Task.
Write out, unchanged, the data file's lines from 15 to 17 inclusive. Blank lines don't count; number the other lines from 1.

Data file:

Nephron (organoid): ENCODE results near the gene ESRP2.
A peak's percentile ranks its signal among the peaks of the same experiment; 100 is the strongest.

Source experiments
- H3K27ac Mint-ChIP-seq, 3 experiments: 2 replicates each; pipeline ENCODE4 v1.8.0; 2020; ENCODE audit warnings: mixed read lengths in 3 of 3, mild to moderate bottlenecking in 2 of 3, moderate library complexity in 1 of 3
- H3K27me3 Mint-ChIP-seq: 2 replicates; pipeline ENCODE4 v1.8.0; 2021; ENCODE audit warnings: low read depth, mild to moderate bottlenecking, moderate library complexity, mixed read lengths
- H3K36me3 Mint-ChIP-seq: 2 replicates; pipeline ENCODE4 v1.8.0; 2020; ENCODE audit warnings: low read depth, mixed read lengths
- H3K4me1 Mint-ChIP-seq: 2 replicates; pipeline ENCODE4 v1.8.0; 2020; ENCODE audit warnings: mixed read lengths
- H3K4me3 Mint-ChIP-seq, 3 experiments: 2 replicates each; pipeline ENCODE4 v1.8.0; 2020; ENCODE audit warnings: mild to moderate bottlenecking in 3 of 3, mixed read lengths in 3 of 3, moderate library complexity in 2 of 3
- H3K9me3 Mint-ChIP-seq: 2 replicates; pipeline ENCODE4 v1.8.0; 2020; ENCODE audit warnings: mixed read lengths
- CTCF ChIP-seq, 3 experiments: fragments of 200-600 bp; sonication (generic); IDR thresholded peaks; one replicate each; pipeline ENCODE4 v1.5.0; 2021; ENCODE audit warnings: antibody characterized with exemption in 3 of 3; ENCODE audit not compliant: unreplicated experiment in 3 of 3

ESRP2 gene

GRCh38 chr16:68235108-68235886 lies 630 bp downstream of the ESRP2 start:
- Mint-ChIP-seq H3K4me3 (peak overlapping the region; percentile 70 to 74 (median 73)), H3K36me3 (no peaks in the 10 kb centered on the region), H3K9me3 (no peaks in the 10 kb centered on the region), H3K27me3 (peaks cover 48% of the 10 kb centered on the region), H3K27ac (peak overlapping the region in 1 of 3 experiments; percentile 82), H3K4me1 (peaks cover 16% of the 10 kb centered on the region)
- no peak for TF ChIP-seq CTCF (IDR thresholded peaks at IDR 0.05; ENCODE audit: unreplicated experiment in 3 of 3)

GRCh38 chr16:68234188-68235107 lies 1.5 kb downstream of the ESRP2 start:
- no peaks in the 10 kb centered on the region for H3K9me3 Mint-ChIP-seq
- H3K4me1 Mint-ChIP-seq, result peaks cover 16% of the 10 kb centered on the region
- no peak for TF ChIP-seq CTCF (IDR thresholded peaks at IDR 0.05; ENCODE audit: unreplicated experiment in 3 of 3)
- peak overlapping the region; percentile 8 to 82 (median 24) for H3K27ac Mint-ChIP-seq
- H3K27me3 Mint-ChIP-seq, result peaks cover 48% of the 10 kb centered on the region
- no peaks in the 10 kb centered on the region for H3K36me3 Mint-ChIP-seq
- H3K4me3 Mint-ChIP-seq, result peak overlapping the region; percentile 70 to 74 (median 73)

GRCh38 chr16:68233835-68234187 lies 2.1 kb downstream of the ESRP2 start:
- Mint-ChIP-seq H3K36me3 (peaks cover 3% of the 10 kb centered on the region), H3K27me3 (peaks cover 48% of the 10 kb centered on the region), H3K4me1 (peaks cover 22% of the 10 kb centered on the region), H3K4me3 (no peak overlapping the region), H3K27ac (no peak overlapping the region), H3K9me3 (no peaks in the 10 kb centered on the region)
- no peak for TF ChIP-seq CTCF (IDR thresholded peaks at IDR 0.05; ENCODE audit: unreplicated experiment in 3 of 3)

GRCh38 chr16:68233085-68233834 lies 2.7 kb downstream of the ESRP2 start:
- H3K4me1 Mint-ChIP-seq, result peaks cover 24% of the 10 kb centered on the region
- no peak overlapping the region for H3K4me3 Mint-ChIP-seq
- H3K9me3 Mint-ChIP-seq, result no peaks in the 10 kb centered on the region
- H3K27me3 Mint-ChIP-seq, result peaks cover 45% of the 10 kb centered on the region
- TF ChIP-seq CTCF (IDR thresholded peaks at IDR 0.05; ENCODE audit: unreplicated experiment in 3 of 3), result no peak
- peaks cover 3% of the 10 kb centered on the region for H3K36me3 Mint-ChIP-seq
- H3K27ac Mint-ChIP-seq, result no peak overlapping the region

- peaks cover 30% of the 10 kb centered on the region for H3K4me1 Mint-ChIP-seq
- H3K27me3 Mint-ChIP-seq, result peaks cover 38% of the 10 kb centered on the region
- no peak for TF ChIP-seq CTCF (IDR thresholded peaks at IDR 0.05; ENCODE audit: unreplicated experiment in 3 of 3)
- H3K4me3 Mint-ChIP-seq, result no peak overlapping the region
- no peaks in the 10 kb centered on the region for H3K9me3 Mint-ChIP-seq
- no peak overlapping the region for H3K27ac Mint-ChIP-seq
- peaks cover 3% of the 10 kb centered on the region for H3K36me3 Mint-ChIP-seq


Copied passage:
GRCh38 chr16:68234188-68235107 lies 1.5 kb downstream of the ESRP2 start:
- no peaks in the 10 kb centered on the region for H3K9me3 Mint-ChIP-seq
- H3K4me1 Mint-ChIP-seq, result peaks cover 16% of the 10 kb centered on the region